by Denene Millner
I was in the car headed to the Atlanta OneMillionRising rally with Mari and three of her female classmates, singing Prince’s “Adore” loud and off-key, when girlpie commandeered the radio dial in search of—what else?—hip hop. “I can’t believe you turned off Prince,” I sniffed. “Since your little friends are in the car, I’ll give you that, but please be aware: I’m not feeling Lil’ Wayne in general and, because of his nasty lyrics about Emmett Till, today I particularly don’t like his behind, so he will not be on my radio, please and thank you.”
“Wait, huh?” the girls asked, practically in unison. “What did he say?”
Typical. The girls had no clue that one of their generation’s most revered rappers was being called out by the Civil Rights icon’s family for comparing sex with the brutal, merciless beating that killed the then-14-year-old Till. For kids, that kind of news never appeals; they nod to the beat, Tweet about what Kim Kardashian did on her latest reality show, obsess over Mindless Behavior Instagram posts and ignore that which gets the adults all riled up. Never mind that, though: I was pissed and I wanted them to understand why they should be, too. “I mean, besides constantly making it seem like the only good sex is violent sex, this fool callously used the brutal murder of Emmett Till to describe what he’d like to do to a woman’s body. You should be infuriated.” Read more…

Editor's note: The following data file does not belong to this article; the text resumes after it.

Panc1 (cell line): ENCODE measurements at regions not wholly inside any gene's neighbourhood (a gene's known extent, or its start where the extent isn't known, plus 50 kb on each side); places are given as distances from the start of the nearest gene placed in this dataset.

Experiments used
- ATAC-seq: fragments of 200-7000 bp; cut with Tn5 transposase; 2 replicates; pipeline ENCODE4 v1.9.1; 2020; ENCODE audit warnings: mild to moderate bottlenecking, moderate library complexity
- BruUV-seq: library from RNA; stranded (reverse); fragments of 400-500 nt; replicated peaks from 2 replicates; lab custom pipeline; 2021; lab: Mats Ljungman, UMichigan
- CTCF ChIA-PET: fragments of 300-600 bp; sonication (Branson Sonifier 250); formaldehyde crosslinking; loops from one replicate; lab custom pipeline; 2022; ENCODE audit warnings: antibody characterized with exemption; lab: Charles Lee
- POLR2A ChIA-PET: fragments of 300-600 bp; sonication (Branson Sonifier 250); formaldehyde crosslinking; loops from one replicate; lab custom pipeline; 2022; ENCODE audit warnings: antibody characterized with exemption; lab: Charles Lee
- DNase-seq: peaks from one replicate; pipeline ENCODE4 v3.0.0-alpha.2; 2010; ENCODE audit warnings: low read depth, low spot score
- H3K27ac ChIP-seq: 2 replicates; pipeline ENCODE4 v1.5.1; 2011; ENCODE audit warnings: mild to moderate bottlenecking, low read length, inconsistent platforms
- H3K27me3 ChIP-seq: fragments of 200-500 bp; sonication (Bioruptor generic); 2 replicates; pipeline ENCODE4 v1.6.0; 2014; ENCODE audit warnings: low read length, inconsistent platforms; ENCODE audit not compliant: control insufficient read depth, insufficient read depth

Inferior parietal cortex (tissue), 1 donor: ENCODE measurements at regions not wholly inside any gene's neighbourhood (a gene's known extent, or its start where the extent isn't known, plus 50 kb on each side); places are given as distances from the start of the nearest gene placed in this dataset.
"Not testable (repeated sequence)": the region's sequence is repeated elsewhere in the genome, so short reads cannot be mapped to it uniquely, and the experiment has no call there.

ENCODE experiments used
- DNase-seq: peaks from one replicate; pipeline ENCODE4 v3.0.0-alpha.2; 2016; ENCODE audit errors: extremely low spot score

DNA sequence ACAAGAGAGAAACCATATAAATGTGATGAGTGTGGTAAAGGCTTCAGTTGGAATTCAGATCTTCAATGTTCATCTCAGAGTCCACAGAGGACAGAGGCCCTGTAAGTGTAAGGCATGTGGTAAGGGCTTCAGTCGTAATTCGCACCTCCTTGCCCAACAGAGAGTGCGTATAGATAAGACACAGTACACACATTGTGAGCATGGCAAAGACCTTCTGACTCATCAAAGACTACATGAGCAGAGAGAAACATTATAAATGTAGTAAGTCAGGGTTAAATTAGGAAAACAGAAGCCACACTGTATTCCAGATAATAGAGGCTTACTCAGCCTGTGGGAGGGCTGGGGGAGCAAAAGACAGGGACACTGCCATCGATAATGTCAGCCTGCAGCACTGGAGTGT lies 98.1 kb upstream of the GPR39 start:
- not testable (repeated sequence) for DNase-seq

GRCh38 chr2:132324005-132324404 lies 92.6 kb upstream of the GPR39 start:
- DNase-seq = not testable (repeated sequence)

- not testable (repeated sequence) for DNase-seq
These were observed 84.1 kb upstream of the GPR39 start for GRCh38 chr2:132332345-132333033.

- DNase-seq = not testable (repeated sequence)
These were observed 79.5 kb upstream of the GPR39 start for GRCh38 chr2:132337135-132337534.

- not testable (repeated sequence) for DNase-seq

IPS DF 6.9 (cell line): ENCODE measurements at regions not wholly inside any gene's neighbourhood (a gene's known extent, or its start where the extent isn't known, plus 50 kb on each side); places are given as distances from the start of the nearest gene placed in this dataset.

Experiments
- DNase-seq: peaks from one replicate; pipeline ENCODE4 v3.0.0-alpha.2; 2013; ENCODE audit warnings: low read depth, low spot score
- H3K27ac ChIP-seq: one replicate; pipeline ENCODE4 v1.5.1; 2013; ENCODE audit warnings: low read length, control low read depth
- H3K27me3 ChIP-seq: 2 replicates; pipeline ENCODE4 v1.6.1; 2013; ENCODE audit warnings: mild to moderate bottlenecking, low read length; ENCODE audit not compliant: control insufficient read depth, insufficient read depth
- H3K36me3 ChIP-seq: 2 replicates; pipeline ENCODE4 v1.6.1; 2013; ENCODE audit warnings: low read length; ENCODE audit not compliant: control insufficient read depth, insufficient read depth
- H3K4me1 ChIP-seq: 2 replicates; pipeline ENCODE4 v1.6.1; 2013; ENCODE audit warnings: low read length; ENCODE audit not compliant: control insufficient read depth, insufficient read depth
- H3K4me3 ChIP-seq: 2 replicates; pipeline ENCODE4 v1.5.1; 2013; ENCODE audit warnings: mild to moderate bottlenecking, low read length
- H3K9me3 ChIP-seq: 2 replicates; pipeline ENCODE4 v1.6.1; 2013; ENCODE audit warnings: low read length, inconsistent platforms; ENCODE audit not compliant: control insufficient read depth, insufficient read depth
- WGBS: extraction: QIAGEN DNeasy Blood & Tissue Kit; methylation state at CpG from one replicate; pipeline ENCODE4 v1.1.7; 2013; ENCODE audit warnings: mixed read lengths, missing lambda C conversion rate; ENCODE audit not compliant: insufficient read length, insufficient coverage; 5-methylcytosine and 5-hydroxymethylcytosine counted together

Justice Antonin Scalia’s dissenting opinion Use Pro Slavery Argument Suggesting 14th amendment is unconstitutional
With the recent ruling by the Supreme Court pertaining to the Arizona immigration law, most pundits have focused on the subject of the “show me your papers” clause. However, for African Americans what is more interesting and significant is the dissenting opinion proffered by conservative Justice Antonin Scalia.
In his own words, Scalia wrote: “Today’s opinion, approving virtually all of the Ninth Circuit’s injunction against enforcement of the four challenged provisions of Arizona’s law, deprives States of what most would consider the defining characteristic of sovereignty: the power to exclude from the sovereign’s territory people who have no right to be there,” Scalia’s opinion said.
By NICK CHILES
A report yesterday on CBS Sunday Morning revealed a factoid that stopped us in our tracks here at MyBrownBaby: There are more than 70 thirteen- and fourteen-year-olds in the United States serving sentences of life in prison—and nearly two-thirds of them are children of color.
We’ve written here about the American obsession with prisons and how shameful it is that our country has turned imprisonment into big business, using the incarceration of unprecedented numbers of black boys as a means of keeping afloat small towns all across the nation. As was reported in a recent expose in The New Yorker, more than half of all black men without a high school diploma go to prison at some time in their lives. Read more…